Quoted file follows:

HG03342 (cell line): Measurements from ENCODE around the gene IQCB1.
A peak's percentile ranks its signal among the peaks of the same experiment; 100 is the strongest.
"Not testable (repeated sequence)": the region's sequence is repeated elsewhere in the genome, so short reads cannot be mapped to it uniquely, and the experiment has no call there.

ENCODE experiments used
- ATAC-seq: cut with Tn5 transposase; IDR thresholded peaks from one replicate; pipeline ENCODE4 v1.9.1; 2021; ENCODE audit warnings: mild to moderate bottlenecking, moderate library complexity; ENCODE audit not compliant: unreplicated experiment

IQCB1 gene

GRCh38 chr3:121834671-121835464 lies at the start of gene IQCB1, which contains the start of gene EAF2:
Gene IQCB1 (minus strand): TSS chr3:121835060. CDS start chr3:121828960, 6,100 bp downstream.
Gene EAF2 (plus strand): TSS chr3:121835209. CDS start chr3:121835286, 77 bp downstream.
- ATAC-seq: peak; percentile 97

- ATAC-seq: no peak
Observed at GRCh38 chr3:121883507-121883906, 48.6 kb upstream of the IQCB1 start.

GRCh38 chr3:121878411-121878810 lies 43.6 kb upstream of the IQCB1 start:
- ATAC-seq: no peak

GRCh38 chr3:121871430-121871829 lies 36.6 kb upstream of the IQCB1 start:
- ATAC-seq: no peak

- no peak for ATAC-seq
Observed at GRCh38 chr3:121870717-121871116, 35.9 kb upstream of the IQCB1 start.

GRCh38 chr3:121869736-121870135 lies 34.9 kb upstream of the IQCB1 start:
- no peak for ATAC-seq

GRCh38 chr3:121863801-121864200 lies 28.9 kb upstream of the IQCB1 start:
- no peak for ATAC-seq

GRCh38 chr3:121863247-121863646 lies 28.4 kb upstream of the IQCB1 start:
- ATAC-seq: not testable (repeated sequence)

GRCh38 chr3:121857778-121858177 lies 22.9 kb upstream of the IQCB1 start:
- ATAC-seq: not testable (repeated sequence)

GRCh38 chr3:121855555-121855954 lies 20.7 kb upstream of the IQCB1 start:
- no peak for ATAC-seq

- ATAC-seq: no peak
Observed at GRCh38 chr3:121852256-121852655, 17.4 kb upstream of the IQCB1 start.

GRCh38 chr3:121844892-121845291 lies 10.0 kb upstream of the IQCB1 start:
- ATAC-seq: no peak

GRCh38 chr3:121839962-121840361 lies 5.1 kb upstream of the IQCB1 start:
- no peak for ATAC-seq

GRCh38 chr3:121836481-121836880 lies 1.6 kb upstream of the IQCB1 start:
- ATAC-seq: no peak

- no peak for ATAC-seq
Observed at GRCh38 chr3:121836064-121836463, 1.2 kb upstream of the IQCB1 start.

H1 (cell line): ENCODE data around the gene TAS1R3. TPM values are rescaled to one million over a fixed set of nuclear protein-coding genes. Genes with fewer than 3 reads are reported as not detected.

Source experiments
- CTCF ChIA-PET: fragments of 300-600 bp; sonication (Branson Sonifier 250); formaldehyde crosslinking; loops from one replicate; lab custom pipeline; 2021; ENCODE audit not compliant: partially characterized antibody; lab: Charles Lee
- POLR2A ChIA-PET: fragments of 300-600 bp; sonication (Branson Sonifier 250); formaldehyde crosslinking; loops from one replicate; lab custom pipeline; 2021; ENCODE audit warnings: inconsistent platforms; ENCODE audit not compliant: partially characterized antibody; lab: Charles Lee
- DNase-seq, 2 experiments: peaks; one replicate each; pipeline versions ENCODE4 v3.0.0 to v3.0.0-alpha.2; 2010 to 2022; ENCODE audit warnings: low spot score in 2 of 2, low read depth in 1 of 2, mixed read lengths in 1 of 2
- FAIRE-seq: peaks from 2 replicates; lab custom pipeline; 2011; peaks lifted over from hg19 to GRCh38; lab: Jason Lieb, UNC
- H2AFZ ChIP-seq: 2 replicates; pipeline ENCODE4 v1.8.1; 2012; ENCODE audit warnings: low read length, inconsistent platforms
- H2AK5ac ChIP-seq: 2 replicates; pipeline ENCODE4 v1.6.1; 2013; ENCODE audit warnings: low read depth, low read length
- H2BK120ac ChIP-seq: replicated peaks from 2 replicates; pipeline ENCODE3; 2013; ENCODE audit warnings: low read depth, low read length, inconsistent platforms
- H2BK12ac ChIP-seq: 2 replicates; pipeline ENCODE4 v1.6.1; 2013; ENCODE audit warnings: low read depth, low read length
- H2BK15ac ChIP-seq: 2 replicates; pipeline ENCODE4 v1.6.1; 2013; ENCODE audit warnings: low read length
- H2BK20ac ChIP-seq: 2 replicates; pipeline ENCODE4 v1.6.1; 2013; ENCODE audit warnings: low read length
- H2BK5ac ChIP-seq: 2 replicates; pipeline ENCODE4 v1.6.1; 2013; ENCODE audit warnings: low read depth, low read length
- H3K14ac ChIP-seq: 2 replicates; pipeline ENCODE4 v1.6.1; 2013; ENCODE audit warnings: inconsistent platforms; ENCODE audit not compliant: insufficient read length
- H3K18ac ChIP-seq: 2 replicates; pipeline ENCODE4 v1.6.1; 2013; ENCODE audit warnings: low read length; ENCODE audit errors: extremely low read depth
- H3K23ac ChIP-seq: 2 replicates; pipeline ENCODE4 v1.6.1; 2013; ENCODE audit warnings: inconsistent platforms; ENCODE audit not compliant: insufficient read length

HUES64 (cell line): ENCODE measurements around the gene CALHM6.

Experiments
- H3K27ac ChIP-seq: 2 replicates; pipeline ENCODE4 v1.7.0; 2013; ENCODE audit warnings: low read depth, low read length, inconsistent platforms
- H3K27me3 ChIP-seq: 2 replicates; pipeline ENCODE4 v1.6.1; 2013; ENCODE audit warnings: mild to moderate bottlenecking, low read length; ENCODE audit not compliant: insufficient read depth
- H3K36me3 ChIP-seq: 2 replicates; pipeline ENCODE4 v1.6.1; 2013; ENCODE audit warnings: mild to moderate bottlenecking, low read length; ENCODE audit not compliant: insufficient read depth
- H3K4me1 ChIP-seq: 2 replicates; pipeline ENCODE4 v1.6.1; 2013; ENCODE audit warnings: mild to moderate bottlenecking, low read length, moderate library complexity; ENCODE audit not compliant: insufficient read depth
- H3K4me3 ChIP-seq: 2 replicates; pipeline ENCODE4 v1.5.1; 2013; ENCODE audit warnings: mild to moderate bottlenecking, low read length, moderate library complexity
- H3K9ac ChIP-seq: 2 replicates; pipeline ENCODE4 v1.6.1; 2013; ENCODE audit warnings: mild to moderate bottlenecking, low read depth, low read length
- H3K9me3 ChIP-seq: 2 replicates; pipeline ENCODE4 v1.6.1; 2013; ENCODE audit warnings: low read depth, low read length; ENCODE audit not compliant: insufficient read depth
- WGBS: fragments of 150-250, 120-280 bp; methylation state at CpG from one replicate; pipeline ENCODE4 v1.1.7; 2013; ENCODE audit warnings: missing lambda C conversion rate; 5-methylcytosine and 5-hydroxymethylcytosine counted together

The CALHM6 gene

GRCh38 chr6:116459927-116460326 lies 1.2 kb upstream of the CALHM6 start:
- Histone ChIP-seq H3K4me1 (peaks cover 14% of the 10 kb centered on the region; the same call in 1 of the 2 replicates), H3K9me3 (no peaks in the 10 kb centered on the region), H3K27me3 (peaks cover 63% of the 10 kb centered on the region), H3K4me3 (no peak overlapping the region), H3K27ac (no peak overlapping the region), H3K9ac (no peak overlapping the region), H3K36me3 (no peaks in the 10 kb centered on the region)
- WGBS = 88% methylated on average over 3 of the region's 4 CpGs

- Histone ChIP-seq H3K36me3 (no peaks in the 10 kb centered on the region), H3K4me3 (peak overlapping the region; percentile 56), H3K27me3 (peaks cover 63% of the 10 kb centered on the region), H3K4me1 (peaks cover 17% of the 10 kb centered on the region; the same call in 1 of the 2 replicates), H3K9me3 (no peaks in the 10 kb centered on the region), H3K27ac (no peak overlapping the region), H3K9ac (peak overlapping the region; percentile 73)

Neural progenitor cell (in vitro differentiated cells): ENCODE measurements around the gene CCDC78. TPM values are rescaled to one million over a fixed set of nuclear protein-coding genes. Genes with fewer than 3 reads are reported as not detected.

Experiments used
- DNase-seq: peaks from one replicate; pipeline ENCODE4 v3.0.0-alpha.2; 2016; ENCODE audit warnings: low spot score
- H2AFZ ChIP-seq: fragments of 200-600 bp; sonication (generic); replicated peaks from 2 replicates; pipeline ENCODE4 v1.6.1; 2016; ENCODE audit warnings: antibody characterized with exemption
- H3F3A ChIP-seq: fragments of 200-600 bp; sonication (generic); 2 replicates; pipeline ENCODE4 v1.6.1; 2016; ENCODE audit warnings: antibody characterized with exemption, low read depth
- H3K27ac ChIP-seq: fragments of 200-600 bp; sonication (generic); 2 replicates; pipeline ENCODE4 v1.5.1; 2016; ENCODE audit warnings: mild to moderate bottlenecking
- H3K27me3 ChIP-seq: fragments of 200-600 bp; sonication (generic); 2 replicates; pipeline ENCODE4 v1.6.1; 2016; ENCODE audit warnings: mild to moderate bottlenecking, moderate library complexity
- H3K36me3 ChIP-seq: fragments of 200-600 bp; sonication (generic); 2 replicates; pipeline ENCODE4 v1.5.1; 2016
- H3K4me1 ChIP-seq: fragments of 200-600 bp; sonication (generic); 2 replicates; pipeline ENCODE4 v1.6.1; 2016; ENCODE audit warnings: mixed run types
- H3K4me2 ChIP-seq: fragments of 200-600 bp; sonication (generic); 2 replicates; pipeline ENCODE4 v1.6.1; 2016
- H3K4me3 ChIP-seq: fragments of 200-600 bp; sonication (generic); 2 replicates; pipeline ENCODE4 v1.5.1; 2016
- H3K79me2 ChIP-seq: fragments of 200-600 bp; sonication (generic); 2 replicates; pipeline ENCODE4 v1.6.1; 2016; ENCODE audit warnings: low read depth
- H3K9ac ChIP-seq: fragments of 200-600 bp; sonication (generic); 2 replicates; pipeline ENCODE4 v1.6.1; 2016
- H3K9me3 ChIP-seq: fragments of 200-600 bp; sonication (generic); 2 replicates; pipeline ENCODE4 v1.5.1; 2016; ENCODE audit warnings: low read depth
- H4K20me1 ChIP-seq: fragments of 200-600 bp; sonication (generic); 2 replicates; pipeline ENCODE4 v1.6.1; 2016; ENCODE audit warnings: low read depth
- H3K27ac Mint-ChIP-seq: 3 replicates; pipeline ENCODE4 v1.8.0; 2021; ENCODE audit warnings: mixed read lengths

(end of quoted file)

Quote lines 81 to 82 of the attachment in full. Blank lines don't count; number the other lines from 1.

- H3K79me2 ChIP-seq: fragments of 200-600 bp; sonication (generic); 2 replicates; pipeline ENCODE4 v1.6.1; 2016; ENCODE audit warnings: low read depth
- H3K9ac ChIP-seq: fragments of 200-600 bp; sonication (generic); 2 replicates; pipeline ENCODE4 v1.6.1; 2016